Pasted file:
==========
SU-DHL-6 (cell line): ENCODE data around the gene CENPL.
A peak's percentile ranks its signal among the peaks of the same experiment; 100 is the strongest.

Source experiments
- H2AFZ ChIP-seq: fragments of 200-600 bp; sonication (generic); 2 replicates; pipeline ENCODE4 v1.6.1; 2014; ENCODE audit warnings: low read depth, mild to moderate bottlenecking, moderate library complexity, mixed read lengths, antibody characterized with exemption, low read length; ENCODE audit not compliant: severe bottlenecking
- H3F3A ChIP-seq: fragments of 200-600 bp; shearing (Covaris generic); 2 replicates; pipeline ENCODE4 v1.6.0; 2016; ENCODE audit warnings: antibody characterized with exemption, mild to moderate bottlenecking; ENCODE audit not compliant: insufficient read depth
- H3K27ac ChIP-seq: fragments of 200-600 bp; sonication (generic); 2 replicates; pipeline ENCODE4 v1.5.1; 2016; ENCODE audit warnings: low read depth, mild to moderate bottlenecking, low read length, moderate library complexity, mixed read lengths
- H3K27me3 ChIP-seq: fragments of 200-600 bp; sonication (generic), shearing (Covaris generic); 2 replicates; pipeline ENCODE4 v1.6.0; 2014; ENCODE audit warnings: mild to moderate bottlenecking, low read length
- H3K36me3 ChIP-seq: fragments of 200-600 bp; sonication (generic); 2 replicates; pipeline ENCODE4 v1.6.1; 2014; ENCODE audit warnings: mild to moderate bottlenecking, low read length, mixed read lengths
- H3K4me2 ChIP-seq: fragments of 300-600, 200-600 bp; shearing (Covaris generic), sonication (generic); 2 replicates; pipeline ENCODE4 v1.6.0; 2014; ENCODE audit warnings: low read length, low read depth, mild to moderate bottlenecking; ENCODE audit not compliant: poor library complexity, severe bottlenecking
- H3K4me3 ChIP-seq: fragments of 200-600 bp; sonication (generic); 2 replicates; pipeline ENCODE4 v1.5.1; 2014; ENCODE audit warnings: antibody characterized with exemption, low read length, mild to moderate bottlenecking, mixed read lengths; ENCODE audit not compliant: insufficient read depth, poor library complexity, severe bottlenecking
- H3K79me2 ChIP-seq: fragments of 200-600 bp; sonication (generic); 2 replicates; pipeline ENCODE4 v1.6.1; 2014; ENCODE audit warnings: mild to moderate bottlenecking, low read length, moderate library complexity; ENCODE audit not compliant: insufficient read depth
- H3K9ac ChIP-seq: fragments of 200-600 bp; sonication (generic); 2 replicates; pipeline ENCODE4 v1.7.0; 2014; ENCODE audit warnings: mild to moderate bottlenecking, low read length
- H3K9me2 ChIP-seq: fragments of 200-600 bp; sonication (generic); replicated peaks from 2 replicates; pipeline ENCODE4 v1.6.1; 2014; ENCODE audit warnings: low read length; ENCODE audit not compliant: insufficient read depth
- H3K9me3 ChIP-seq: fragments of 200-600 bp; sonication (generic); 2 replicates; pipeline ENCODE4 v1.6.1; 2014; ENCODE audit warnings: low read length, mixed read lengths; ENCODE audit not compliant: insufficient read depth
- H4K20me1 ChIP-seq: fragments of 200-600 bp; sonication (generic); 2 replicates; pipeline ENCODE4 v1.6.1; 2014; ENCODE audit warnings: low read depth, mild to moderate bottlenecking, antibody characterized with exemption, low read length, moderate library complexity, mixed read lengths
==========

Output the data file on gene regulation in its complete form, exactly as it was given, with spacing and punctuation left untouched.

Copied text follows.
SU-DHL-6 (cell line): ENCODE data around the gene CENPL.
A peak's percentile ranks its signal among the peaks of the same experiment; 100 is the strongest.

Source experiments
- H2AFZ ChIP-seq: fragments of 200-600 bp; sonication (generic); 2 replicates; pipeline ENCODE4 v1.6.1; 2014; ENCODE audit warnings: low read depth, mild to moderate bottlenecking, moderate library complexity, mixed read lengths, antibody characterized with exemption, low read length; ENCODE audit not compliant: severe bottlenecking
- H3F3A ChIP-seq: fragments of 200-600 bp; shearing (Covaris generic); 2 replicates; pipeline ENCODE4 v1.6.0; 2016; ENCODE audit warnings: antibody characterized with exemption, mild to moderate bottlenecking; ENCODE audit not compliant: insufficient read depth
- H3K27ac ChIP-seq: fragments of 200-600 bp; sonication (generic); 2 replicates; pipeline ENCODE4 v1.5.1; 2016; ENCODE audit warnings: low read depth, mild to moderate bottlenecking, low read length, moderate library complexity, mixed read lengths
- H3K27me3 ChIP-seq: fragments of 200-600 bp; sonication (generic), shearing (Covaris generic); 2 replicates; pipeline ENCODE4 v1.6.0; 2014; ENCODE audit warnings: mild to moderate bottlenecking, low read length
- H3K36me3 ChIP-seq: fragments of 200-600 bp; sonication (generic); 2 replicates; pipeline ENCODE4 v1.6.1; 2014; ENCODE audit warnings: mild to moderate bottlenecking, low read length, mixed read lengths
- H3K4me2 ChIP-seq: fragments of 300-600, 200-600 bp; shearing (Covaris generic), sonication (generic); 2 replicates; pipeline ENCODE4 v1.6.0; 2014; ENCODE audit warnings: low read length, low read depth, mild to moderate bottlenecking; ENCODE audit not compliant: poor library complexity, severe bottlenecking
- H3K4me3 ChIP-seq: fragments of 200-600 bp; sonication (generic); 2 replicates; pipeline ENCODE4 v1.5.1; 2014; ENCODE audit warnings: antibody characterized with exemption, low read length, mild to moderate bottlenecking, mixed read lengths; ENCODE audit not compliant: insufficient read depth, poor library complexity, severe bottlenecking
- H3K79me2 ChIP-seq: fragments of 200-600 bp; sonication (generic); 2 replicates; pipeline ENCODE4 v1.6.1; 2014; ENCODE audit warnings: mild to moderate bottlenecking, low read length, moderate library complexity; ENCODE audit not compliant: insufficient read depth
- H3K9ac ChIP-seq: fragments of 200-600 bp; sonication (generic); 2 replicates; pipeline ENCODE4 v1.7.0; 2014; ENCODE audit warnings: mild to moderate bottlenecking, low read length
- H3K9me2 ChIP-seq: fragments of 200-600 bp; sonication (generic); replicated peaks from 2 replicates; pipeline ENCODE4 v1.6.1; 2014; ENCODE audit warnings: low read length; ENCODE audit not compliant: insufficient read depth
- H3K9me3 ChIP-seq: fragments of 200-600 bp; sonication (generic); 2 replicates; pipeline ENCODE4 v1.6.1; 2014; ENCODE audit warnings: low read length, mixed read lengths; ENCODE audit not compliant: insufficient read depth
- H4K20me1 ChIP-seq: fragments of 200-600 bp; sonication (generic); 2 replicates; pipeline ENCODE4 v1.6.1; 2014; ENCODE audit warnings: low read depth, mild to moderate bottlenecking, antibody characterized with exemption, low read length, moderate library complexity, mixed read lengths